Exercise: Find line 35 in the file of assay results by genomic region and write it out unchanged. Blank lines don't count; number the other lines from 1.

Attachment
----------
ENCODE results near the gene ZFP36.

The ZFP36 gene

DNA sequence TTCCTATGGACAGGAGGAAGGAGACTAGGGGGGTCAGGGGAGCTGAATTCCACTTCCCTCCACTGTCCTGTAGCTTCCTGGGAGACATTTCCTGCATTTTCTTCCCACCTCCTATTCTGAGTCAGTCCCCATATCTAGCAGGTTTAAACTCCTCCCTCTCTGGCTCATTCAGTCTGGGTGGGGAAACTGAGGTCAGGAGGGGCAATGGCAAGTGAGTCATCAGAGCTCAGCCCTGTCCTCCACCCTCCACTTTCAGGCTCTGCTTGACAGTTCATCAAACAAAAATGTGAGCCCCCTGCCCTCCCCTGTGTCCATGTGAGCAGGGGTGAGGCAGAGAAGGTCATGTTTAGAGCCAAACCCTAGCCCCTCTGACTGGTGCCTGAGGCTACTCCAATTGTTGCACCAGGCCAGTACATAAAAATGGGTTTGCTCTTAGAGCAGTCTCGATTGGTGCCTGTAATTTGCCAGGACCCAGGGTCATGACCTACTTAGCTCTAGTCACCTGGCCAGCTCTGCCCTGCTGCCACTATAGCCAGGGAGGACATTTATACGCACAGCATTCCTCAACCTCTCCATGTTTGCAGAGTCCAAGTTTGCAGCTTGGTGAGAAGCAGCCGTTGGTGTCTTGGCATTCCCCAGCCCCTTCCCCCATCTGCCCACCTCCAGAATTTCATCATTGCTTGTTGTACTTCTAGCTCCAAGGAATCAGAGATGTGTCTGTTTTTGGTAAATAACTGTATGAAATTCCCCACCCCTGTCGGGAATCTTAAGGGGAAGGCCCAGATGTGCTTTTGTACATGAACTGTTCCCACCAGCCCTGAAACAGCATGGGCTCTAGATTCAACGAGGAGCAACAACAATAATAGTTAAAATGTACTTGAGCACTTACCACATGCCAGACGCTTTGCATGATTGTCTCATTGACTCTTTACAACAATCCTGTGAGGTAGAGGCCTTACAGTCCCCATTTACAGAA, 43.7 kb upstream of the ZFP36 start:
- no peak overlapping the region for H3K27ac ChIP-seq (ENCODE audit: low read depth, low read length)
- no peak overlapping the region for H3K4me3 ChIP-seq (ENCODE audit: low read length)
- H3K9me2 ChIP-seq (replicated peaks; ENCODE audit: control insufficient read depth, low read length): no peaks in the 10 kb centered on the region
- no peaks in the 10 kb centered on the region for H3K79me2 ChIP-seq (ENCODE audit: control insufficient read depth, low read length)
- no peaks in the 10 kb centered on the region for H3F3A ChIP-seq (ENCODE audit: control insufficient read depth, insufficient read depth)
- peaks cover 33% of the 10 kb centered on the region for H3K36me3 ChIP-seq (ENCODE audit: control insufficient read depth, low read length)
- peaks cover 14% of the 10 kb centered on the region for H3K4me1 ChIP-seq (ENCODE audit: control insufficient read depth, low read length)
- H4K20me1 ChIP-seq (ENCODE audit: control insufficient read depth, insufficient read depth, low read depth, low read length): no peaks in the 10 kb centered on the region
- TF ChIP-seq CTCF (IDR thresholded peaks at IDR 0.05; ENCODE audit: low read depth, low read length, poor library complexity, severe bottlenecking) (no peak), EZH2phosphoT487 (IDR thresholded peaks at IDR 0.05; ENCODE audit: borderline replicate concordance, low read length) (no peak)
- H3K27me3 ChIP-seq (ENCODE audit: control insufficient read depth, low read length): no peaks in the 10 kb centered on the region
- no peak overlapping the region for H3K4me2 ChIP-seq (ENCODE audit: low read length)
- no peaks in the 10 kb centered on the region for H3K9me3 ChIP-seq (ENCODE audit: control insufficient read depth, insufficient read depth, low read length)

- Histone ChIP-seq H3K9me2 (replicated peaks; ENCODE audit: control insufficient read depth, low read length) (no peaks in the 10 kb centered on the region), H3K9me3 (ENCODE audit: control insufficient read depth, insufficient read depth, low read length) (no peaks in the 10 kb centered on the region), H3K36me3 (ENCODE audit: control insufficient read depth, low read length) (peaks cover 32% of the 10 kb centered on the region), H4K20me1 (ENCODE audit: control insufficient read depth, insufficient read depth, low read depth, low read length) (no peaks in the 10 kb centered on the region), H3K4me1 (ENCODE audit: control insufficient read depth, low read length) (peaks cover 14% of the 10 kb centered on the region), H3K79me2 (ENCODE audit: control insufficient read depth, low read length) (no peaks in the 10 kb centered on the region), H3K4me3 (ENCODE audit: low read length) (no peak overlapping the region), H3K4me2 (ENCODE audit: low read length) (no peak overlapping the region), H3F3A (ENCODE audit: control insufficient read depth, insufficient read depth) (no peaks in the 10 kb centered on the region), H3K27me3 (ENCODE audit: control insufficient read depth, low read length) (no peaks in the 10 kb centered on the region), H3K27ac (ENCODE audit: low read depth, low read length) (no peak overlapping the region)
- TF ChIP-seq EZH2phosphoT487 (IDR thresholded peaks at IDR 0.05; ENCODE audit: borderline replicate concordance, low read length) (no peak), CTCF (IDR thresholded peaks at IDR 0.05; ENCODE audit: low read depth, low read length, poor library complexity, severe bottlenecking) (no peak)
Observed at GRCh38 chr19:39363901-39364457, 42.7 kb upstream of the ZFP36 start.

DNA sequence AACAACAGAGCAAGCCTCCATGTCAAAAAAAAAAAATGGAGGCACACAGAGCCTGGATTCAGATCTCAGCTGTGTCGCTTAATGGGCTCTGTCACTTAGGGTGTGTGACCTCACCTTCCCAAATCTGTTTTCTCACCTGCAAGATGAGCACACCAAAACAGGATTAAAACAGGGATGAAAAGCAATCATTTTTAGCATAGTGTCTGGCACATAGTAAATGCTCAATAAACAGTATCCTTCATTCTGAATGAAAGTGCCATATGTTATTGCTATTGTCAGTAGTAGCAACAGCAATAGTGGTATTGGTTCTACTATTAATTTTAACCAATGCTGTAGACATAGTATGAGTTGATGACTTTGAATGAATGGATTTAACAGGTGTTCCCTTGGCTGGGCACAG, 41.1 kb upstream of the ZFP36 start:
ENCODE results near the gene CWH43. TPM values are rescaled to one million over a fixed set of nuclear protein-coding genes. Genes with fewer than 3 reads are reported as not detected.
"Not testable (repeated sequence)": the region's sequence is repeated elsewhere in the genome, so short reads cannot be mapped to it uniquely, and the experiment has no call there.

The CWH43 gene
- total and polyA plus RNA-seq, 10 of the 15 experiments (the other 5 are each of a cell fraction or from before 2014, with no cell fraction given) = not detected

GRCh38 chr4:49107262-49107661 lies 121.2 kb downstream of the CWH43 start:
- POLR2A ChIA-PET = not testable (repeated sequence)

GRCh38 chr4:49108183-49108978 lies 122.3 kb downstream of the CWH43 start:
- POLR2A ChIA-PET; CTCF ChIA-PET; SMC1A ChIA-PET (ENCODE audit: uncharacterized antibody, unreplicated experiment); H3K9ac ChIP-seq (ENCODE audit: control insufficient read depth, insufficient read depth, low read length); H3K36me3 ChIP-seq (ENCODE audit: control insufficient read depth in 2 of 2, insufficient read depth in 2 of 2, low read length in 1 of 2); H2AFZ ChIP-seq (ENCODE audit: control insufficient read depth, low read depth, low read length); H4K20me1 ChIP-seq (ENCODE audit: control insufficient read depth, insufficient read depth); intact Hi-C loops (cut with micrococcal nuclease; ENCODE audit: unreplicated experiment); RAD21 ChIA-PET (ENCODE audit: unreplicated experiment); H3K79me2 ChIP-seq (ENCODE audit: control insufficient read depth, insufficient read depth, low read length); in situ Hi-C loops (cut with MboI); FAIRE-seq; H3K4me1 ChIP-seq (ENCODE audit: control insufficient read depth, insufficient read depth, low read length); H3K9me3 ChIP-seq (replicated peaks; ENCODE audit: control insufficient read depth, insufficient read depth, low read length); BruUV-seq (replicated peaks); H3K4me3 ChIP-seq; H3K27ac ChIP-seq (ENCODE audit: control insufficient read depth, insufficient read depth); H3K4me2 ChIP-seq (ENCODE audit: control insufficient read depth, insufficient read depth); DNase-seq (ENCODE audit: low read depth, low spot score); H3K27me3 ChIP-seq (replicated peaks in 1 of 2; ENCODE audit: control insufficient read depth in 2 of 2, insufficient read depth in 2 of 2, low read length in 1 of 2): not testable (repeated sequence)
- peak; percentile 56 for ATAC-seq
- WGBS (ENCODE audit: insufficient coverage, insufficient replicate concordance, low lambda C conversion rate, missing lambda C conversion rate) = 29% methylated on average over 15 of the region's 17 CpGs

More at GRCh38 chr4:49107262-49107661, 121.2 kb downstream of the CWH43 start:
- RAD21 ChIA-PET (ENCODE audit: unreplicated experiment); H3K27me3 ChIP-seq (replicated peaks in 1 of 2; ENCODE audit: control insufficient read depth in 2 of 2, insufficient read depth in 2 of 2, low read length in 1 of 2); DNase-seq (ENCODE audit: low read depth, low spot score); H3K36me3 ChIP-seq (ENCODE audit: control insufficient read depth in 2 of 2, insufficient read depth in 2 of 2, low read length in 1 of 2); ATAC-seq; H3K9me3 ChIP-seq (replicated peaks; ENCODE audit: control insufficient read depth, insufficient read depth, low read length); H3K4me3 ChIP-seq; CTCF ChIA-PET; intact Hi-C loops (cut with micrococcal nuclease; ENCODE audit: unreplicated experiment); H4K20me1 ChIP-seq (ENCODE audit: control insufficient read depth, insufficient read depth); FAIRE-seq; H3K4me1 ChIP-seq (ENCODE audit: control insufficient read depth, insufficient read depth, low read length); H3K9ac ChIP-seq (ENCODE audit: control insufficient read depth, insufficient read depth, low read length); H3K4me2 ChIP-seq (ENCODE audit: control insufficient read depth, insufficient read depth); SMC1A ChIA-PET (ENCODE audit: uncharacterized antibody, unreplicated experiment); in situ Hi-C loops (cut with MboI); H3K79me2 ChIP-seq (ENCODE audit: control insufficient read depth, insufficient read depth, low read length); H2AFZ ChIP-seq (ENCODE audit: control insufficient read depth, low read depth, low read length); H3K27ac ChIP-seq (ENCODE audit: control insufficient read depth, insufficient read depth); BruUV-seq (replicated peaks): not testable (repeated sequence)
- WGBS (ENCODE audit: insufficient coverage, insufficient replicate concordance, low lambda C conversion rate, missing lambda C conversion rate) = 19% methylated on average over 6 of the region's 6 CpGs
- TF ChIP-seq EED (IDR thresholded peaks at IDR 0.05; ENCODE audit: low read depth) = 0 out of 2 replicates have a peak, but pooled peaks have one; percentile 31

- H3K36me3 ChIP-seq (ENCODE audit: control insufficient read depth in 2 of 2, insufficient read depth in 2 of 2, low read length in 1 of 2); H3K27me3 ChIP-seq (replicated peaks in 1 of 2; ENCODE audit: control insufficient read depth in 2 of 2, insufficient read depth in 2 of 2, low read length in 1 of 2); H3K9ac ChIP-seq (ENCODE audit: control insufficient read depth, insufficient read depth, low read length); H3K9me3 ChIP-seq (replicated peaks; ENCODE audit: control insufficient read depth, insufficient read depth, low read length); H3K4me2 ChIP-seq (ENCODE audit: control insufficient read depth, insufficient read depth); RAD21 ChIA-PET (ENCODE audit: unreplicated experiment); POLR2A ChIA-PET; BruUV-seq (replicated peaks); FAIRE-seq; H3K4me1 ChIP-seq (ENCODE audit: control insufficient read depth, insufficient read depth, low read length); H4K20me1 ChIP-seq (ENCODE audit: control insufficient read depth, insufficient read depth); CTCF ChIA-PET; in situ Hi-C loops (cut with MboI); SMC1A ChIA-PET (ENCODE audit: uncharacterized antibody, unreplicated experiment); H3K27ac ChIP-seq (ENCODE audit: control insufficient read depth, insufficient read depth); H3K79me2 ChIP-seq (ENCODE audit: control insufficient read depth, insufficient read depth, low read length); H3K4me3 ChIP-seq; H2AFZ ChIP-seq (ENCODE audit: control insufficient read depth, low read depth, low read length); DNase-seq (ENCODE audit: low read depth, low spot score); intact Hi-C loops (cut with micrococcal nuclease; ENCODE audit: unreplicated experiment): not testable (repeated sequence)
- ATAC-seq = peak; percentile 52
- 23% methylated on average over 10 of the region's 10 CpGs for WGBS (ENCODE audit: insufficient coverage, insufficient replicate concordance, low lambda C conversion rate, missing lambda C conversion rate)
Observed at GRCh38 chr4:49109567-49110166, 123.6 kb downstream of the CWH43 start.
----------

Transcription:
- ATAC-seq = peak; percentile 52